Those grim statistics have led safety advocates to encourage the National Highway Traffic Safety Administration to listen to recommendations made by the National Transportation Safety Board. The NTSB has recommended the mandating of crash avoidance tech on at least 10 occasions since the late 1990s. However, the NHTSA has yet to propose any regulations along these lines.

Gathering crucial evidence after a truck accident

Building a personal injury claim after a commercial truck accident is no simple task, even if the fault in the accident is clear. Unlike most accidents between consumer drivers, commercial truck accidents typically involve one or more large companies, each highly motivated to avoid losing thousands of dollars to a settlement.

For this reason and several others, it is crucial for victims of commercial truck accidents to build strong claims with as much supporting evidence as they can find. The legal teams employed by large companies and their insurers are very good at finding justifications for denying settlements or minimizing them to save their bottom line. This often leaves victims with mountains of debt and lasting disabilities.

Many drivers rely too much on collision avoidance systems

Most American drivers, including those in Louisiana, don't fully understand the limitations of collision avoidance systems on new cars and trucks, according to a new study. As a result, many of them overestimate the capabilities of these technologies, potentially placing themselves and others at risk.

The study, conducted by the AAA Foundation for Traffic Safety, found that a significant portion of drivers don't understand that they need to stay alert and continue to practice basic safety rules when operating a vehicle with collision avoidance technologies. These include automatic emergency braking and blind spot monitoring systems and adaptive cruise control.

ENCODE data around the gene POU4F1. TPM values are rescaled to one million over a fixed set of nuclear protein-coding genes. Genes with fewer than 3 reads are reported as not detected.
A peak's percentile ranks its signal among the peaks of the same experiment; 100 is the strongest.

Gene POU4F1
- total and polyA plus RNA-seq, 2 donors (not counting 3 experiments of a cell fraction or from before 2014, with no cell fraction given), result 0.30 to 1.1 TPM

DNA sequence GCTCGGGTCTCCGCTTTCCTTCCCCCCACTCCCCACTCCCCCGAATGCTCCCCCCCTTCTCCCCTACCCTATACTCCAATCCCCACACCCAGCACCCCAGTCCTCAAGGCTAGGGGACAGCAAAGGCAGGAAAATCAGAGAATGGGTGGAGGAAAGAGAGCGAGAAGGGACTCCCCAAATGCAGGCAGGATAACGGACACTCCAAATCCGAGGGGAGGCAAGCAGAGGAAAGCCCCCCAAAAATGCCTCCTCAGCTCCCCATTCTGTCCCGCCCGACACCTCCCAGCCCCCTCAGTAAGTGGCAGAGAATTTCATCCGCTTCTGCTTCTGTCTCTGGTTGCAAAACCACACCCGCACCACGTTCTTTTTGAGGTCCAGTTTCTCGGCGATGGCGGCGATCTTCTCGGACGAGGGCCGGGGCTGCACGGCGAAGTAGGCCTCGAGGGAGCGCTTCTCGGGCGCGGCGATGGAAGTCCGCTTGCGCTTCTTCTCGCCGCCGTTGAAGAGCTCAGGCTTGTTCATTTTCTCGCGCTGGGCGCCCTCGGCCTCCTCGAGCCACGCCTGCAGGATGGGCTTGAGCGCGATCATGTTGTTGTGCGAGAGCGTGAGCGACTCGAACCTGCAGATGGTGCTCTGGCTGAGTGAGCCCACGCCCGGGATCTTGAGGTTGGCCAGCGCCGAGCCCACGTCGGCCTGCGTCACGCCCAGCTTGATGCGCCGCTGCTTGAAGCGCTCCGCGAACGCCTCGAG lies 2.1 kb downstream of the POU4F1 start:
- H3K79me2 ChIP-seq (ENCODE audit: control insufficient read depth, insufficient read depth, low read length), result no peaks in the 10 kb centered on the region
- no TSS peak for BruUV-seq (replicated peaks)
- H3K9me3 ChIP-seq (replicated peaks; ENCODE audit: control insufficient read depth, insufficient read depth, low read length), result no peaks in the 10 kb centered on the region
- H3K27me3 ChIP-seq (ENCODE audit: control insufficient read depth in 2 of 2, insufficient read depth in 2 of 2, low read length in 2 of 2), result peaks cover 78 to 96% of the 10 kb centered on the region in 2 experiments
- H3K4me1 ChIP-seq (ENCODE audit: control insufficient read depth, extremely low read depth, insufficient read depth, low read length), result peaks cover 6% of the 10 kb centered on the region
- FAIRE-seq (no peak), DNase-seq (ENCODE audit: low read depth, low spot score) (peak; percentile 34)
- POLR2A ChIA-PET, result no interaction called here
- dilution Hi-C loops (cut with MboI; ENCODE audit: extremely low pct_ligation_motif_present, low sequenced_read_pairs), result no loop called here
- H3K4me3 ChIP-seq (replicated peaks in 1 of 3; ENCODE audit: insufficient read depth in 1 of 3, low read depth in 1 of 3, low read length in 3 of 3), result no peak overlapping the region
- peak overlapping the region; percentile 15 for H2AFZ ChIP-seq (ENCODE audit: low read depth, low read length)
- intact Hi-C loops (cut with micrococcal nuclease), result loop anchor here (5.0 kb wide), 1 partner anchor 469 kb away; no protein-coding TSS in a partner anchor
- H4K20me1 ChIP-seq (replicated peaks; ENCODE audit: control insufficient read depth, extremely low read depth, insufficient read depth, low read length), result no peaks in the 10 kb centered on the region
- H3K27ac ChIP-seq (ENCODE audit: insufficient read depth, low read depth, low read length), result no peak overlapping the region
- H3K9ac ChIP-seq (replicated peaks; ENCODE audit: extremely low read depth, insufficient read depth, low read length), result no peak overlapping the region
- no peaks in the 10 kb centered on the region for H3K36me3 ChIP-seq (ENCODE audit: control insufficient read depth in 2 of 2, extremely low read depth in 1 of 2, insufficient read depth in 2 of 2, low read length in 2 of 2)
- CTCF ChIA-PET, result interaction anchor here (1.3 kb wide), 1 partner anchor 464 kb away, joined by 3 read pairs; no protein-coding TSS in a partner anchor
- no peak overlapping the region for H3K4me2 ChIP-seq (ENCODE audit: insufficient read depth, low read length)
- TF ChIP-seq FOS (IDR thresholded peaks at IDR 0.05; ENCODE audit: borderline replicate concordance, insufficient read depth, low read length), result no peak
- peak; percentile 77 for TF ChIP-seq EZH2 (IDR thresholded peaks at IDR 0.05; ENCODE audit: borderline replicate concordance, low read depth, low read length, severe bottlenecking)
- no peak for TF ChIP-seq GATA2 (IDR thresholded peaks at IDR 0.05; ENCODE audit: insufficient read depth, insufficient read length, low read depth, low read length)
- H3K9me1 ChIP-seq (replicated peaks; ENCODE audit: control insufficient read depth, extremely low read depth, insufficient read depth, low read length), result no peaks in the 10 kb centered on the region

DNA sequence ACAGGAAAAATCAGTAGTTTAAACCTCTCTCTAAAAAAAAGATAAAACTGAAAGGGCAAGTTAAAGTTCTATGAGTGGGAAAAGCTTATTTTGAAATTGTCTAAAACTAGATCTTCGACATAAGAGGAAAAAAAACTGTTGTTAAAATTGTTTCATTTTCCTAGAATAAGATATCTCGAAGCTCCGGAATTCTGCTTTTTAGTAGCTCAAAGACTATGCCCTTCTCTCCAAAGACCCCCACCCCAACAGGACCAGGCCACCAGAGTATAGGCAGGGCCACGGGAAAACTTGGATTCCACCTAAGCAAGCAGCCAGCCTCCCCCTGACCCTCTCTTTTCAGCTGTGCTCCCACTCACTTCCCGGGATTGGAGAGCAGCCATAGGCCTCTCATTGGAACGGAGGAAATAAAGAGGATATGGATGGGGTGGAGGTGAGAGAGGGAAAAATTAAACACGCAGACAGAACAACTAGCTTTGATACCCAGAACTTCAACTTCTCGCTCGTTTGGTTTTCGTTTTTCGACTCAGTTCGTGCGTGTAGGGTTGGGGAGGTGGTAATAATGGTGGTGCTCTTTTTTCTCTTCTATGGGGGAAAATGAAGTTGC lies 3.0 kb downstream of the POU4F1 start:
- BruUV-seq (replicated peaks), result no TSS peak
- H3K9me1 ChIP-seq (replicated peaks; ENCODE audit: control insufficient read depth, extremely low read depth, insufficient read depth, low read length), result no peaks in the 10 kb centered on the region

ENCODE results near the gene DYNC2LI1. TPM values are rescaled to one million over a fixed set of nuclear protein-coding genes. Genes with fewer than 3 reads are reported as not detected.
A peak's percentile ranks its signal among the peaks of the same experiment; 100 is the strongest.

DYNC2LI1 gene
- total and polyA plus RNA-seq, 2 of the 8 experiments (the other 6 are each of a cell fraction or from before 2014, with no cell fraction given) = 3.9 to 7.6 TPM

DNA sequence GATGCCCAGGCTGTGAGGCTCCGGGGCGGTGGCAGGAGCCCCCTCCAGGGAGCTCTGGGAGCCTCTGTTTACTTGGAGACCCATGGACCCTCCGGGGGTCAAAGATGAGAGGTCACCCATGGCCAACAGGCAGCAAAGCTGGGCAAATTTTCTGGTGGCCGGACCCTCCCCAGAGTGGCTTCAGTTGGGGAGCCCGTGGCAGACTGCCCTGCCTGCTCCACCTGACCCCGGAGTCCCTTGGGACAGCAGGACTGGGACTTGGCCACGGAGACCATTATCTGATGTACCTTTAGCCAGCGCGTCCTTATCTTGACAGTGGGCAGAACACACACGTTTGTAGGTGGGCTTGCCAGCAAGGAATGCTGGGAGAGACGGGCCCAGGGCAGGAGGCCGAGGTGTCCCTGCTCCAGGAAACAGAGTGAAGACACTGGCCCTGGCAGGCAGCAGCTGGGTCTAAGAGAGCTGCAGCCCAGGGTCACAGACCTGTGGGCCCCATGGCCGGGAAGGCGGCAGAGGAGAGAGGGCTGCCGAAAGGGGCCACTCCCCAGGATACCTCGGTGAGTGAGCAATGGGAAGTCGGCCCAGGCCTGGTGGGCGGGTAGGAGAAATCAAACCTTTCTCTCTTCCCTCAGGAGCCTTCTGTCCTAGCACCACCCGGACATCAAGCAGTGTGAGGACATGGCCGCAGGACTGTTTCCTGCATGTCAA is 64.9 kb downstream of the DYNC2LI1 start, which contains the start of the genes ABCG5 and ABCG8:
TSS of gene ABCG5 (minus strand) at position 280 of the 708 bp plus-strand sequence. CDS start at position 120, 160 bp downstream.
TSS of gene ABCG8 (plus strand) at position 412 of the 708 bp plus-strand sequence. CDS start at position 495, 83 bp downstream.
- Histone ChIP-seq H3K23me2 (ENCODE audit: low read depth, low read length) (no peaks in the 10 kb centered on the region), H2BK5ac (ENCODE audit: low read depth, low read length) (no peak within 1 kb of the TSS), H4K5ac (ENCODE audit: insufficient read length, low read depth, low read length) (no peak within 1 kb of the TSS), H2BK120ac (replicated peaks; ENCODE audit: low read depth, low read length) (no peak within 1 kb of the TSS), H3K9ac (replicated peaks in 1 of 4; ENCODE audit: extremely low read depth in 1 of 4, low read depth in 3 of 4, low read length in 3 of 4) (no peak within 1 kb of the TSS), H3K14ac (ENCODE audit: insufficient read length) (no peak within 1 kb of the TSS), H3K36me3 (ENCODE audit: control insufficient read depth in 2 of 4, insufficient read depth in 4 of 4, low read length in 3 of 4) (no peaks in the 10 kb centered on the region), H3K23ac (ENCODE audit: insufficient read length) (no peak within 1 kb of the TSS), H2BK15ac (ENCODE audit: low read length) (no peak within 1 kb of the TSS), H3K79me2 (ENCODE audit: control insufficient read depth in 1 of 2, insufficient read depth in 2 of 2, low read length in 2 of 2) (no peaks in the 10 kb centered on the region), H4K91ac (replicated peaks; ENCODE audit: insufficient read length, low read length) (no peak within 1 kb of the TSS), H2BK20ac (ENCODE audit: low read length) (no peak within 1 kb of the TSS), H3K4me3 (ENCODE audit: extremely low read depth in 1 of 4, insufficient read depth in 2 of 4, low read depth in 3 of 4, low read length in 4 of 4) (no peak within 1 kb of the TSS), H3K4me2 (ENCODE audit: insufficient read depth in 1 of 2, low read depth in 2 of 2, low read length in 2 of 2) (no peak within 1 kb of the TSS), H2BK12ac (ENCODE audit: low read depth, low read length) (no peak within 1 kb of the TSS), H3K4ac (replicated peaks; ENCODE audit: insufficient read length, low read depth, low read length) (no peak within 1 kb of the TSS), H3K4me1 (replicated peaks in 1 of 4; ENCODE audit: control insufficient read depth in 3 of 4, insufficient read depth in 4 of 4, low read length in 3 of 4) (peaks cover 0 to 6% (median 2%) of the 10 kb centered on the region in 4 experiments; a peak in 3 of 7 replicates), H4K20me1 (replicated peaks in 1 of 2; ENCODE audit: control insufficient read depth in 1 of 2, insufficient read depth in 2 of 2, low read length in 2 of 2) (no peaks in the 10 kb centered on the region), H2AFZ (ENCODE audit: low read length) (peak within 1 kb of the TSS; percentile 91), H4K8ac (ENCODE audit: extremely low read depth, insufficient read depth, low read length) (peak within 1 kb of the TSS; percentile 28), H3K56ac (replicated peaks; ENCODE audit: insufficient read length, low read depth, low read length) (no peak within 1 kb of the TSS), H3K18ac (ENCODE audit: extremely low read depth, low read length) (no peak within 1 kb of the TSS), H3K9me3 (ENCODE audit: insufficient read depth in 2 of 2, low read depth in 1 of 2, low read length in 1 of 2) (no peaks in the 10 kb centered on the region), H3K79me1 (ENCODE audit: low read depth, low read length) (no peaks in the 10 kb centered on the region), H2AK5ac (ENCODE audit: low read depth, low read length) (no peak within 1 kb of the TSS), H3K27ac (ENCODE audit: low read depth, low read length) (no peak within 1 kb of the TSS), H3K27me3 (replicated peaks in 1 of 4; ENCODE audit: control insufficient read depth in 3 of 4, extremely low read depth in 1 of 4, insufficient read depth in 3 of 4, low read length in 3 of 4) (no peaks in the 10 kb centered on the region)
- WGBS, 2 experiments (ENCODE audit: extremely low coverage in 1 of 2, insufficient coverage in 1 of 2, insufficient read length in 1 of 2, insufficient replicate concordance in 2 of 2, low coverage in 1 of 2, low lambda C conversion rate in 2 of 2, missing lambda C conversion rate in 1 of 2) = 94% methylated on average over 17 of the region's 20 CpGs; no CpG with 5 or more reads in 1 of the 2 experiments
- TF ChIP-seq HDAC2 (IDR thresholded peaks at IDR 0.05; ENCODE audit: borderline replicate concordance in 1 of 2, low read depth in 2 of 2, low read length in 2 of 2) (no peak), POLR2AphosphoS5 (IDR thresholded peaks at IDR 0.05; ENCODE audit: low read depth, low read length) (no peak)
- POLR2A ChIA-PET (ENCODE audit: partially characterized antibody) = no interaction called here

12,000 trucks placed out-of-service for hours, brake problems

The Commercial Vehicle Safety Alliance, or CVSA, placed almost 12,000 truck and buses out of service in Louisiana and across North America as part of an inspection blitz. The event, known as International Roadcheck, completed a total of 67,502 roadside inspections over a three-day period. During this time, 2,664 drivers and 11,897 vehicles were ordered out of service. Approximately 45,400 of these inspections were Level I inspections, the most thorough type of inspection.

According to the CVSA, the roadcheck blitz mainly focused on hours-of-service violations. Forty-three percent of the drivers who were placed out of service during the inspection was due to hours-of-service violations. The top three reasons for trucks being placed out of service were due to brake problems at 28.4 percent, tire and wheel violations at 19.1 percent and brake adjustment issues at 16.3 percent. Driver out-of-service violations included hours of service, incorrect class license and falsifying duty records.

Staying safe on the road when school is in session

When school is in session, more buses appear on the road and children are more likely to dart out into streets. However, motorists can help keep the roads in Louisiana safe by following a few tips.

For example, people should avoid all distracting activities like calling, texting, eating, or fidgeting with the radio while behind the wheel. Drivers should also watch out for children in school zones, at bus stops and by crosswalks. They must obey the speed limits and make their turns carefully.